What is involved in consolidating debts?
Lenders offer a range of refinancing and consolidating loans to people with debts.
Refinancing means you get a new loan to pay out an existing loan.
Consolidating is a type of refinancing that usually means getting a new loan to pay out a number of other loans.The most common reasons people consolidate debts are to:
- reduce monthly debt payments;
- manage one debt instead of having a number of debts; and
- save money by getting a consolidation loan with a lower interest rate to pay off debts with a high interest rate.
Will consolidation save money?
Debt consolidation does not always save you money. In many cases, debt consolidation is more expensive than keeping your loans as they are. Avoid debt consolidation companies. They can charge you exorbitant fees.
If a new loan has a lower interest rate than the interest rate on your largest loan, then it might save you money to consolidate.
But the cost of establishing the new loan, combined with early payment fees on your old loan, is often higher than any savings you make on interest charges.
Talk through your options with a financial counsellor before making a decision. The National Debt Helpline can be contacted on 1800 007 007.
Should I refinance my home loan?
Many home loans have an option that allows the loan to be extended to consolidate other debts. If the facility to extend your home loan is available, it will probably be cheaper to include all your debt in your home loan rather than to refinance.
A new personal loan to pay out other debts will have a higher interest rate than your home loan.
Should I use a guarantor or co-borrower?
If you don’t own a house, a lender might offer you a consolidation loan if someone else, usually a family member or friend, signs as a guarantor or co-borrower.
If you do not keep up with payments it can put your guarantor or co-borrower at increased financial risk. Get advice about other options first.
Can I Cut Years off My Mortgage or Debt?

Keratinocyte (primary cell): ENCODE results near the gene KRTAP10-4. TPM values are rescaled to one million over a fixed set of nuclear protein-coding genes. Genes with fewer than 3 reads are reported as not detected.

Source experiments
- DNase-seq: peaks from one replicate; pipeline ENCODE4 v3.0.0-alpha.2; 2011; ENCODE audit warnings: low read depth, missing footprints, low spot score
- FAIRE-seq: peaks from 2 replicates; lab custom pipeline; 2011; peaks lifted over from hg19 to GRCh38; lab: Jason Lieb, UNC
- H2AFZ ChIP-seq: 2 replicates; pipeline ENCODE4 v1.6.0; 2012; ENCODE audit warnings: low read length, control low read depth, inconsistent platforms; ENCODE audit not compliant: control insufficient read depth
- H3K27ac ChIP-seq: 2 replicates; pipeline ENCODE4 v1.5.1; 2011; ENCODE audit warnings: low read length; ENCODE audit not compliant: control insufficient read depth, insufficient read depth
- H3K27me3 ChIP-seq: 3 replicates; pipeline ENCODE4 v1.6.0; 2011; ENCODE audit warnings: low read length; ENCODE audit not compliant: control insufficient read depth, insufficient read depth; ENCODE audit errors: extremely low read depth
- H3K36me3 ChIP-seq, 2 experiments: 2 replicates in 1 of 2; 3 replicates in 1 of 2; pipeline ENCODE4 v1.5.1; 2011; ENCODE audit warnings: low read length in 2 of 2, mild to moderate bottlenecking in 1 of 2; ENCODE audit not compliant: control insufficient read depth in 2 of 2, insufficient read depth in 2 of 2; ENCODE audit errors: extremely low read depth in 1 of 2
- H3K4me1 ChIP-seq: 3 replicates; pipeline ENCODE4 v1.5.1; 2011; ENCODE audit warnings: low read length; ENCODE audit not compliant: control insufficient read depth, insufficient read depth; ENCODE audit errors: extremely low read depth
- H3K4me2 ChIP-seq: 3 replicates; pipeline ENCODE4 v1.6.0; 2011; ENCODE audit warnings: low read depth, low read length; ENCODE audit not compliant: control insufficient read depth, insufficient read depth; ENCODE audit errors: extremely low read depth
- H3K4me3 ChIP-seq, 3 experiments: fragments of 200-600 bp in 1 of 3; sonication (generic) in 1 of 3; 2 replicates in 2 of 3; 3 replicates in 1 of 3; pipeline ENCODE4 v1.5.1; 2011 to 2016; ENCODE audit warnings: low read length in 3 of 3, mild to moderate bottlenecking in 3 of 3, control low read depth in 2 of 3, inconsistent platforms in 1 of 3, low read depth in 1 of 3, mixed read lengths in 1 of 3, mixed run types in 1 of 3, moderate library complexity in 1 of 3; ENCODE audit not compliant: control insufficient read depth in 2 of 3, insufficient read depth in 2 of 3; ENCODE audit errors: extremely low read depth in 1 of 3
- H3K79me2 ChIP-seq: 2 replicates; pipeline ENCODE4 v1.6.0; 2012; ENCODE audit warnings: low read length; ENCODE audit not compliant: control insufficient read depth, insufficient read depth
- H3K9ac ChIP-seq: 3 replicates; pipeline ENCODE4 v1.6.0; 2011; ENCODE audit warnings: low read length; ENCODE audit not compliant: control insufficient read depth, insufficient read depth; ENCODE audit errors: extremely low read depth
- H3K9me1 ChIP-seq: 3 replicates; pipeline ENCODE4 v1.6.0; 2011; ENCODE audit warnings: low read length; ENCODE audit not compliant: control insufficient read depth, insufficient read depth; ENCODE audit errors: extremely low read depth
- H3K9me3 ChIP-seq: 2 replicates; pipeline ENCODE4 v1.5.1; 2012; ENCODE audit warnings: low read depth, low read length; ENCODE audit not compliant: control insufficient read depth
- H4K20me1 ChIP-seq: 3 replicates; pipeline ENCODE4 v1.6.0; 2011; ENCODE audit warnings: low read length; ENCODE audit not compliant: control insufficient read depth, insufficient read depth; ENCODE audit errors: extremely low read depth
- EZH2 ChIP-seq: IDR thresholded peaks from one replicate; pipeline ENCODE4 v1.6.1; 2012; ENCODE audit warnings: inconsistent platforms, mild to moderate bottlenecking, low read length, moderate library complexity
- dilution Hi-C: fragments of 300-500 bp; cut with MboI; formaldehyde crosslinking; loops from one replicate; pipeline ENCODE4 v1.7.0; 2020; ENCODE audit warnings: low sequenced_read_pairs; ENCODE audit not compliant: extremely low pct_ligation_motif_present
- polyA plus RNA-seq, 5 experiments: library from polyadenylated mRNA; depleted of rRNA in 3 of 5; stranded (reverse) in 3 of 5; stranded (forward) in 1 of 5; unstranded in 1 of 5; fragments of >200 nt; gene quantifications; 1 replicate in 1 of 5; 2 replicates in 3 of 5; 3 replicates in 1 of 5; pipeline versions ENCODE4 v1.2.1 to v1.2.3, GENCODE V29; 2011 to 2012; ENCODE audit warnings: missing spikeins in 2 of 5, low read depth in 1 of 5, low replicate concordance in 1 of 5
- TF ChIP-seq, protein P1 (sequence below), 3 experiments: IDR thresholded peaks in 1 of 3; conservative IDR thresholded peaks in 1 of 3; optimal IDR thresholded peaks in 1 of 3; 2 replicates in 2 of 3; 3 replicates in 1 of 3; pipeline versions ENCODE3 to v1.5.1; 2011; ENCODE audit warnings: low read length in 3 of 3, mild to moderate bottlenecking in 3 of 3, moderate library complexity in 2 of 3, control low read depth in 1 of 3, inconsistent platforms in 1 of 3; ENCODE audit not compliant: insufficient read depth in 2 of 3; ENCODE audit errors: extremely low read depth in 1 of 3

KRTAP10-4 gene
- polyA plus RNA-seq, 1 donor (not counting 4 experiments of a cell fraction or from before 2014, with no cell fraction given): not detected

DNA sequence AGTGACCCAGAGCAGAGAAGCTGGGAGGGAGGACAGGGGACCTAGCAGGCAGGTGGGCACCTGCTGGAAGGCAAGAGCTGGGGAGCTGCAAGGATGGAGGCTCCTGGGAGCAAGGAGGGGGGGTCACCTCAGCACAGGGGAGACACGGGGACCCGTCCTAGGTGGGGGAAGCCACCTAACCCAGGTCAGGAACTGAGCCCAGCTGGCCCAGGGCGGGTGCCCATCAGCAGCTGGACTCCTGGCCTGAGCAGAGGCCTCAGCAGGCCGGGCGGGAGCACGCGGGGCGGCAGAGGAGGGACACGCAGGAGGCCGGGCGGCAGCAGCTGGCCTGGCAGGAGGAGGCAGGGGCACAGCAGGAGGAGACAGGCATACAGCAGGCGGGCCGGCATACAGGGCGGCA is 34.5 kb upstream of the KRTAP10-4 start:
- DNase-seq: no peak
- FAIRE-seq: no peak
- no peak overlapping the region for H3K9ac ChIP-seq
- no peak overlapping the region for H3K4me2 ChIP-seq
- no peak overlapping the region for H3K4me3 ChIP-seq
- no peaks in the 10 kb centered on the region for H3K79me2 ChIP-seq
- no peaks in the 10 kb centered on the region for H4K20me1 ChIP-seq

There is no magic loan that cuts years off your mortgage or debts. For most people, the best debt reduction strategy is to:
- stop using more credit;
- work out how much money you can allocate to your debts each month;
- pay as much as you can towards your most expensive debt, usually your credit card or non-mortgage loans;
- when that debt is finalised, apply the excess to the next most expensive debt; and
- when other debts are paid out, pay those extra funds towards your mortgage. This will reduce your house loan by many years.
What are my other options if I do not want to refinance or consolidate my debts?
Your options will depend on what your main aim is and what constraints you have. Talk through your options with a financial counsellor before making a decision. The National Debt Helpline can be contacted on 1800 007 007.
Debt consolidation is not reversible, so always start by seeking advice about your debt problems.
If you are having particular problems with one debt, for example threatened legal action or harassment by debt collectors, you should access free legal advice about your rights.
National Debt Helpline
Telephone: 1800 007 007
Warning: This fact sheet is intended as a guide to the law and should not be used as a substitute for legal advice. This information applies only in Victoria and reflects the law as at 6 June 2017.
Image from Christian Schnettelker.
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